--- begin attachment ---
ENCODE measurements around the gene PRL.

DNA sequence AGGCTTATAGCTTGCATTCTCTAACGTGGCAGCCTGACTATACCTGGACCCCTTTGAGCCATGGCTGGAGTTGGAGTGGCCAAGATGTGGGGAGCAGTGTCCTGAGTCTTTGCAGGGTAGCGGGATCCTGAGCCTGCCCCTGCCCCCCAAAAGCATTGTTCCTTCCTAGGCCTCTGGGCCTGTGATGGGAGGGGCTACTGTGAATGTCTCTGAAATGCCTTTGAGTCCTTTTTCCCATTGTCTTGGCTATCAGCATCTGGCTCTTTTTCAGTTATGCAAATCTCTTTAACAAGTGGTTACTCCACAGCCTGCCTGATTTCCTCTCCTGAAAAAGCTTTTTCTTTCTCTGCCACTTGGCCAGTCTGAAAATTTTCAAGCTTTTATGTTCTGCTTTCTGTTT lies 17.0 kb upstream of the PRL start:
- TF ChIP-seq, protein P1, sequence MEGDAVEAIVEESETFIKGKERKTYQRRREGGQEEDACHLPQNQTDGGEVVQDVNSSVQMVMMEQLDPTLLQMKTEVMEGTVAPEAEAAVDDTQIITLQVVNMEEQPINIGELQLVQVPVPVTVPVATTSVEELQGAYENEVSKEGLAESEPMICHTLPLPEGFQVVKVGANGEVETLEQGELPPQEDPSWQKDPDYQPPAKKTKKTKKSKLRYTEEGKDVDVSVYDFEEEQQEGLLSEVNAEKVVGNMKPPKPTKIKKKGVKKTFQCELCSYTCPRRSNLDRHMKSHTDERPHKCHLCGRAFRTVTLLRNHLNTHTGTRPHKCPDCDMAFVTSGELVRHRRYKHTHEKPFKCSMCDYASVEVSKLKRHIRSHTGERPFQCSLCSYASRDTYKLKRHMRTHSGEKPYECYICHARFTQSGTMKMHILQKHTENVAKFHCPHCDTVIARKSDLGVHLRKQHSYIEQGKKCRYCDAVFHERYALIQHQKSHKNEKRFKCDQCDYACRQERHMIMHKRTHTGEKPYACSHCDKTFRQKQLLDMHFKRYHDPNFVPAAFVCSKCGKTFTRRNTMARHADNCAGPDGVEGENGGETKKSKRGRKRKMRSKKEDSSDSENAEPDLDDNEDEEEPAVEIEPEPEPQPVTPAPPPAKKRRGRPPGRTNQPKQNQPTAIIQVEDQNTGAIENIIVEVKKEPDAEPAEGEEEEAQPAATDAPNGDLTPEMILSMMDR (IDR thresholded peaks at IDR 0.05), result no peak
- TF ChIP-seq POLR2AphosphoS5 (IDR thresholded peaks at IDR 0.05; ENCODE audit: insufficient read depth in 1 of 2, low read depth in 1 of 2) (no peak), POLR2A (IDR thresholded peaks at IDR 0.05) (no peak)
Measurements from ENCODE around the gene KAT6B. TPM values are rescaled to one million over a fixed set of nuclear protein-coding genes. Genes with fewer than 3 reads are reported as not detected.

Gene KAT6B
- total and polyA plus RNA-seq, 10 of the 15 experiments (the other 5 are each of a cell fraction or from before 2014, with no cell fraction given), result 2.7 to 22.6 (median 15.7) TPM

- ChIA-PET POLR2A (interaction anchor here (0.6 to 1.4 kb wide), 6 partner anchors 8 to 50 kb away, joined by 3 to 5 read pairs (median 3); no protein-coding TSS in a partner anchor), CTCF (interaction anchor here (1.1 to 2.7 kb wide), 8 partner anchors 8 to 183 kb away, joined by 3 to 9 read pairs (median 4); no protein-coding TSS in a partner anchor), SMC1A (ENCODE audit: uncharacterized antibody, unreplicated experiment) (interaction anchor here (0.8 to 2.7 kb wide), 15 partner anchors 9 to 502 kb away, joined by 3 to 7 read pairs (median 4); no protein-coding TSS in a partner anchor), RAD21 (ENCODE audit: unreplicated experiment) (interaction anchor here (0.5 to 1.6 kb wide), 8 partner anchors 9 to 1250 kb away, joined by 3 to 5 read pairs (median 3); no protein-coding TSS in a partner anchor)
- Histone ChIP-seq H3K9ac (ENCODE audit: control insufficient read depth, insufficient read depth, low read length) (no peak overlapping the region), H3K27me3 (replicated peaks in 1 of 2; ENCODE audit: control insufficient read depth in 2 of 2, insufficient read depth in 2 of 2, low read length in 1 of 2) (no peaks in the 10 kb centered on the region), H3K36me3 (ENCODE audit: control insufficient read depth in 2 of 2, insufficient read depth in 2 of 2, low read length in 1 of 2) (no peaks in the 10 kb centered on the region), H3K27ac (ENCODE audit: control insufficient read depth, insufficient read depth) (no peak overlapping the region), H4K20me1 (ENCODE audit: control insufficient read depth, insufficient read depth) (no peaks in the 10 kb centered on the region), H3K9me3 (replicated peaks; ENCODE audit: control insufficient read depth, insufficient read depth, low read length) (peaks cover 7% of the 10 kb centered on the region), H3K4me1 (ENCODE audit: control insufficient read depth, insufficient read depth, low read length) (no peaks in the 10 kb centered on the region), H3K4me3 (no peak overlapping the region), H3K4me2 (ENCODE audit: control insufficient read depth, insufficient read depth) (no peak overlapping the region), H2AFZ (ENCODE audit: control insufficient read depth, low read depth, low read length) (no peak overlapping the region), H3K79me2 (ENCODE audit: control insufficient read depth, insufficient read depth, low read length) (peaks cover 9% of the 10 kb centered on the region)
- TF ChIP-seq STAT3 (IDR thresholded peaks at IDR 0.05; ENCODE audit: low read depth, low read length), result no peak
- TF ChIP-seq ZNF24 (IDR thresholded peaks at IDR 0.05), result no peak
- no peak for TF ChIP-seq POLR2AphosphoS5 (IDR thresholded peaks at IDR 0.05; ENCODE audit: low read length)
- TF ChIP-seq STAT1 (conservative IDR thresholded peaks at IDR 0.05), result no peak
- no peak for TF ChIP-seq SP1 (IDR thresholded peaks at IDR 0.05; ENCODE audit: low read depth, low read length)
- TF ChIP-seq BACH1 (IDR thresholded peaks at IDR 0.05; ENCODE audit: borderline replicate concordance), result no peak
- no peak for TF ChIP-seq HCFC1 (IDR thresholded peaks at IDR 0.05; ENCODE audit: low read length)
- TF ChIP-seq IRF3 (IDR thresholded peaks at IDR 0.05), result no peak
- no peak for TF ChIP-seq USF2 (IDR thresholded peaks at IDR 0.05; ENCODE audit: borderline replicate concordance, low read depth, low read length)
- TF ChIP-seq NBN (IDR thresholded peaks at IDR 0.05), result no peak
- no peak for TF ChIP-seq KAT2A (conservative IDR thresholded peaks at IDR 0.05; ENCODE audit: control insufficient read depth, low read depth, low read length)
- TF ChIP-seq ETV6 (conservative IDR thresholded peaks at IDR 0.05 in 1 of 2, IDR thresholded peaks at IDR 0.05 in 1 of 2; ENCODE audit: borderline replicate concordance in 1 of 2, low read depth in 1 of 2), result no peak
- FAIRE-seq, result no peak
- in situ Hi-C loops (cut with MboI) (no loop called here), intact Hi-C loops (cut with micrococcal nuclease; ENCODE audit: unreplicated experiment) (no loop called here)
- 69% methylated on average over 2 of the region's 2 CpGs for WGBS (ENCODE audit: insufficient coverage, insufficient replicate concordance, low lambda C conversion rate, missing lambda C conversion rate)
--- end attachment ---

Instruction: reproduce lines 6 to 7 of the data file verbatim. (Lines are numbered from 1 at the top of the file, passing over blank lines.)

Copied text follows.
Gene KAT6B
- total and polyA plus RNA-seq, 10 of the 15 experiments (the other 5 are each of a cell fraction or from before 2014, with no cell fraction given), result 2.7 to 22.6 (median 15.7) TPM